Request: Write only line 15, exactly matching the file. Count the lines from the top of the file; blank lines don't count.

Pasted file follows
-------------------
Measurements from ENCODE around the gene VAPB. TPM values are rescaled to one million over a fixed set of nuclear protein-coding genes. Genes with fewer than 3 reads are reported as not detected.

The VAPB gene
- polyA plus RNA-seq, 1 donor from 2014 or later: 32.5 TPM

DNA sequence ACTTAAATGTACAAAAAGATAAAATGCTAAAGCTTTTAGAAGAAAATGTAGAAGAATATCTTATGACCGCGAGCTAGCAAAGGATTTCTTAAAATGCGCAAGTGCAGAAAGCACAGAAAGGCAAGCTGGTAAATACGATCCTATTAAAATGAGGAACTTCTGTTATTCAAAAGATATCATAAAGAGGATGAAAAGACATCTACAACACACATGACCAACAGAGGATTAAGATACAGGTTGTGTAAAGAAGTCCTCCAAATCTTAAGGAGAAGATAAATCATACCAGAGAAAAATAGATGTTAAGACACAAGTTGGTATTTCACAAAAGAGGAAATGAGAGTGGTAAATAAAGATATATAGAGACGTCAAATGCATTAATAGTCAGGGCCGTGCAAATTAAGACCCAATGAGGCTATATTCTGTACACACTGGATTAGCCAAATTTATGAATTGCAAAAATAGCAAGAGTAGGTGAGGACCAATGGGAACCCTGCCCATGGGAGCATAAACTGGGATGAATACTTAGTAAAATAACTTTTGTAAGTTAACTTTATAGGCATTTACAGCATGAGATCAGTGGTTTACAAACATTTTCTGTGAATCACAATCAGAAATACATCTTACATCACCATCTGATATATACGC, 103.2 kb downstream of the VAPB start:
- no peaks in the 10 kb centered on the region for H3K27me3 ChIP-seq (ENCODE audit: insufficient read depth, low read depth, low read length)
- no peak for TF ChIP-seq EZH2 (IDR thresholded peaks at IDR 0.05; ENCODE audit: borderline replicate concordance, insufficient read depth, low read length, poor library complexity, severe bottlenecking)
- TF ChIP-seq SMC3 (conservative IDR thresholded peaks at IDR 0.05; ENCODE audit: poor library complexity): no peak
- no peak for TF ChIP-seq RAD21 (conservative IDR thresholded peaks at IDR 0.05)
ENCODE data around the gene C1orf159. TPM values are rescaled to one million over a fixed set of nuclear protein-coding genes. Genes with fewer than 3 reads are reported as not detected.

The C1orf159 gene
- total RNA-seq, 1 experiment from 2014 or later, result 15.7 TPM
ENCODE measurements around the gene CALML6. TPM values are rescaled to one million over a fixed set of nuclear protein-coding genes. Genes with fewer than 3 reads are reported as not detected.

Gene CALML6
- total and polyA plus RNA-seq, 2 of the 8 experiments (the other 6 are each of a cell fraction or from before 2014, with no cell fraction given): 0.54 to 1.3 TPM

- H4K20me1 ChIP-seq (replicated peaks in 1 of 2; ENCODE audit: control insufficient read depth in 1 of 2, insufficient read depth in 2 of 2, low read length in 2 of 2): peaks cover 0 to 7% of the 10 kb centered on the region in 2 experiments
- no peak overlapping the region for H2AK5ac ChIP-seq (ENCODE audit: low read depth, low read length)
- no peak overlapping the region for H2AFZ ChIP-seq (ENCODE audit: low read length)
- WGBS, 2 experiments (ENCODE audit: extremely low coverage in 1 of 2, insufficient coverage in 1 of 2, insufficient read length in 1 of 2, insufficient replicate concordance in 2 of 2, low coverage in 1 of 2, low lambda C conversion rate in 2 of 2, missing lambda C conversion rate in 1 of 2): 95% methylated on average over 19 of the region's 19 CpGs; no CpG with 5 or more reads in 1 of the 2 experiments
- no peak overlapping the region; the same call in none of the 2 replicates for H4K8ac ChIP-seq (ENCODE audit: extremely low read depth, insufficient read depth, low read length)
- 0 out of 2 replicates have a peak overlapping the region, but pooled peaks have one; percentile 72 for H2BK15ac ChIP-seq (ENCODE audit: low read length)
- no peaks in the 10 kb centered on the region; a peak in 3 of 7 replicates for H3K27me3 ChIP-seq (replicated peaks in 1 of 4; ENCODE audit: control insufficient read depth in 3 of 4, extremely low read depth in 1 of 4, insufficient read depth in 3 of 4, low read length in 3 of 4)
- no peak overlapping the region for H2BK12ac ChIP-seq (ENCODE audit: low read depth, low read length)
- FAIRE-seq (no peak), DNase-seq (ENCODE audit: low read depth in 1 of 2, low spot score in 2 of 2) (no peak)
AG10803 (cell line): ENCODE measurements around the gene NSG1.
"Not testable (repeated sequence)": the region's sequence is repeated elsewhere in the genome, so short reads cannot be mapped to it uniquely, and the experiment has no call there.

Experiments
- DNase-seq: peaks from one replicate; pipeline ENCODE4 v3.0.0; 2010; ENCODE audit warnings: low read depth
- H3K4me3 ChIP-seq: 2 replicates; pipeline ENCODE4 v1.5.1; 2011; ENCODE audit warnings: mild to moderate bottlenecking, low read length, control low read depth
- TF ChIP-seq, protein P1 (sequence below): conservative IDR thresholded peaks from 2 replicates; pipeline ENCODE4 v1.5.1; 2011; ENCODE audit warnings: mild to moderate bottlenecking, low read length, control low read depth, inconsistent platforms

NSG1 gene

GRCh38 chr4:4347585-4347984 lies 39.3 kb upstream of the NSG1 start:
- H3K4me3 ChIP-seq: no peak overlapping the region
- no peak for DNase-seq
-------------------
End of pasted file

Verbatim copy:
- H4K20me1 ChIP-seq (replicated peaks in 1 of 2; ENCODE audit: control insufficient read depth in 1 of 2, insufficient read depth in 2 of 2, low read length in 2 of 2): peaks cover 0 to 7% of the 10 kb centered on the region in 2 experiments